- Environment refreshes. Again, talking about the QA team, you need a Continuous Integration (CI) environment with the ability to reset to a known point in time. Whether it’s the current, next, or a previous product release, you need to be able to set up environments in an automated fashion, so that they too are clean for development and testing moving forward. Environmental and database refreshes are fundamental to automation.
- Deployment changes. Ideally, you want to move code from your laptop into a CI process and from there to testing or QA, then into pre-production or staging and finally production. That requires automation at each step.
- Testing. You want to build tests that validate your deployments worked, and confirm the new code is working correctly and not breaking your data. You’re going to build testing around all of that.
- Validation. You’re going to be able to tell through automation that you did this deployment, here’s what it looks like, and yes, it was successful. All of that is going to get you out the door faster and better, and that’s pretty much everything we’re going for.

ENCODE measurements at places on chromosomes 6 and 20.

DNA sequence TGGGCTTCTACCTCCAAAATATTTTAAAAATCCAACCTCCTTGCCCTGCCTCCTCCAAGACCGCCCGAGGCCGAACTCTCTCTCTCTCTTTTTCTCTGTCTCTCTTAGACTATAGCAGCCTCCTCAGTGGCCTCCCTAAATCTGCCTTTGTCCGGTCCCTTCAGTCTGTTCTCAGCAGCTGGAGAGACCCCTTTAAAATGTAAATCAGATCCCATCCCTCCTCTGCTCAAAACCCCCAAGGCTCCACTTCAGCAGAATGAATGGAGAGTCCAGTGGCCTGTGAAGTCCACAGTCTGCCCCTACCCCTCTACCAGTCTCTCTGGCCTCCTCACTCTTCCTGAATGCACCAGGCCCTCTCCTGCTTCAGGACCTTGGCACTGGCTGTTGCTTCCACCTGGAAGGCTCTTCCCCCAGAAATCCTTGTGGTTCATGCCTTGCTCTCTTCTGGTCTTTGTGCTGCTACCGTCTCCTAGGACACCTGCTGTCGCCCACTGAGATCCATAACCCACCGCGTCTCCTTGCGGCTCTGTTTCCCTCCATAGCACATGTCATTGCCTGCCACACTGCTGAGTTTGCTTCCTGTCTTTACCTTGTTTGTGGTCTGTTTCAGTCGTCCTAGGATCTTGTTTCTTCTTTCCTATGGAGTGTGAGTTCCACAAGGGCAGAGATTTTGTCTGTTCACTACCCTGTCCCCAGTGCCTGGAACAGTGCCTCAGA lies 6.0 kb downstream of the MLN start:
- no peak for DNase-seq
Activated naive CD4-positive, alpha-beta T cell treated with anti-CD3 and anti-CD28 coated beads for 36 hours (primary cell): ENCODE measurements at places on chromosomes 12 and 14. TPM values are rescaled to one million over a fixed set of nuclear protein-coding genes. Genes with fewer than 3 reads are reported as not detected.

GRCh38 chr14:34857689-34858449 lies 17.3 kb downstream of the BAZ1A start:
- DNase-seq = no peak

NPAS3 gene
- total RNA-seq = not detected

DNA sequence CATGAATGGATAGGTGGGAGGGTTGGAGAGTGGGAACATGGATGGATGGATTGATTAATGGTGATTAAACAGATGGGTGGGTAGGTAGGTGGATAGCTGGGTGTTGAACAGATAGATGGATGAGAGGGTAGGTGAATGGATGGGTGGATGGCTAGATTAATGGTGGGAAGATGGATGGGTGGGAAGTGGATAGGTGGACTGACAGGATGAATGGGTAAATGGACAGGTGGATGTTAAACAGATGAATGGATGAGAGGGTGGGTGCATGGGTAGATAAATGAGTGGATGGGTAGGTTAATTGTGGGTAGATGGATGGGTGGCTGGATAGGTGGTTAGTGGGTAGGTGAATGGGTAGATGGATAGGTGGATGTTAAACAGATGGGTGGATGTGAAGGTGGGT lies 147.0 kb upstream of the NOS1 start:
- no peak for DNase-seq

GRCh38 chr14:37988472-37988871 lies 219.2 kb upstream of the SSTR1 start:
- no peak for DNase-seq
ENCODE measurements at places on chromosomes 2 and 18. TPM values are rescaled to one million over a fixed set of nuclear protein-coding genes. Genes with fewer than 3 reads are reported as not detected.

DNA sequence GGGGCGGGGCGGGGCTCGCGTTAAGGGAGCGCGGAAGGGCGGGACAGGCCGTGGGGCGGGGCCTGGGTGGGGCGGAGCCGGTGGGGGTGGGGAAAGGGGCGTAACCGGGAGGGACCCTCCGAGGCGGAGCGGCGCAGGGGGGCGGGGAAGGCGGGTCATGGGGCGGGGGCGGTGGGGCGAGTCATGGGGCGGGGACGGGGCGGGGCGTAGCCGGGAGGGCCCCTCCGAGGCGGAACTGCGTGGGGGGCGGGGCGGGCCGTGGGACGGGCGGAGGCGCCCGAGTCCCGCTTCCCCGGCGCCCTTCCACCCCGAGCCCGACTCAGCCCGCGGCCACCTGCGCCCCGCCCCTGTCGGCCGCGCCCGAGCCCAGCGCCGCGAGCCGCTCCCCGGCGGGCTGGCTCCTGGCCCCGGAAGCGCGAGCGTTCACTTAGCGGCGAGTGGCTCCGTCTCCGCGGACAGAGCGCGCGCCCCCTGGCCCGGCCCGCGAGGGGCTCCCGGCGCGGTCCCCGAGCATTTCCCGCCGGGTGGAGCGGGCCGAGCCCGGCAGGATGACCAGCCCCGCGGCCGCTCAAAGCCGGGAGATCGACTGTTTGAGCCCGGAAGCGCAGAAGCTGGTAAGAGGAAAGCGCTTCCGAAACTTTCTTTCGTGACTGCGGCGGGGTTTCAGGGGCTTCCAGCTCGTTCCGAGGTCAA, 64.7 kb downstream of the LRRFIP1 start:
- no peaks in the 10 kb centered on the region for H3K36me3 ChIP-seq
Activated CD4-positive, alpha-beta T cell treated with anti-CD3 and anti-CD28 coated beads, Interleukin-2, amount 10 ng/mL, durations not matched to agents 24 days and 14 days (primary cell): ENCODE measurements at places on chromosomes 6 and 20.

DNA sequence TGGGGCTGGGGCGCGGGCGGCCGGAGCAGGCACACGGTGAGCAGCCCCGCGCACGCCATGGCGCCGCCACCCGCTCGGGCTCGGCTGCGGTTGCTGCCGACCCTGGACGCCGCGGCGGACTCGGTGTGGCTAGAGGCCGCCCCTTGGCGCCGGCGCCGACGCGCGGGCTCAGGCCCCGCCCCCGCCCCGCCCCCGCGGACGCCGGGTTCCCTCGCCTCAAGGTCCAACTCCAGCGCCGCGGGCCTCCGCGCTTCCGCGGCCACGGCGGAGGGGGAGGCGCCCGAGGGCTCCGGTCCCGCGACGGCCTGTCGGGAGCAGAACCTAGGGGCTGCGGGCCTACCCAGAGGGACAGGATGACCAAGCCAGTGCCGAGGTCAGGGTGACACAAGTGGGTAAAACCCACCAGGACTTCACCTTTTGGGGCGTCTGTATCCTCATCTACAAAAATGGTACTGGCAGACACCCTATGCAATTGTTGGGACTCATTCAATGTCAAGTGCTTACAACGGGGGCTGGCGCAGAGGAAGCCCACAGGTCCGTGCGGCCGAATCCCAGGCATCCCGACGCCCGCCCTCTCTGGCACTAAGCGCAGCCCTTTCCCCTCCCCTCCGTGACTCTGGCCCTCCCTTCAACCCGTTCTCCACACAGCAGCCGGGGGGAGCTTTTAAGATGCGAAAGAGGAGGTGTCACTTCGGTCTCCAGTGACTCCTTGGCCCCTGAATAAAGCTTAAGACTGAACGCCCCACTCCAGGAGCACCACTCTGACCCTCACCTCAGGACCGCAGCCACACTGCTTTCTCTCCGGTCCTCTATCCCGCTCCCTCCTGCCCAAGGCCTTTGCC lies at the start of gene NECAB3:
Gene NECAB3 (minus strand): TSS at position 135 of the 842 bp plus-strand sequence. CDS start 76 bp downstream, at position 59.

Why do we need to automate?
We know what we need to automate, but it does raise the additional question: why? There are four powerful reasons to introduce automation.
Empowering development teams
I can’t emphasize enough how important it is that development teams are able to get work done, and move quickly, and that starts with the self-service refresh of up-to-date database copies. Using an old copy of the production database, or a shared copy, means that they can’t guarantee their changes will work when they reach production. The refresh process should also be automated because the more manual steps there are, the more it’s going to slow developers down.
The whole goal here is to move fast, but also allow the development teams to safely experiment and break stuff in a place where it doesn’t affect production. This is the beginning of adding protections to your production environment, setting up a place where they can make mistakes, without affecting the code and processes of other people.
You’re also going to work with your development teams to introduce CI. This is the one thing that I always stress because once you have CI in place, you can automate the rest of your database development workflow. CI empowers the development teams because they know that as they, and their teammates, make code changes, they are automatically validated against each other through the process.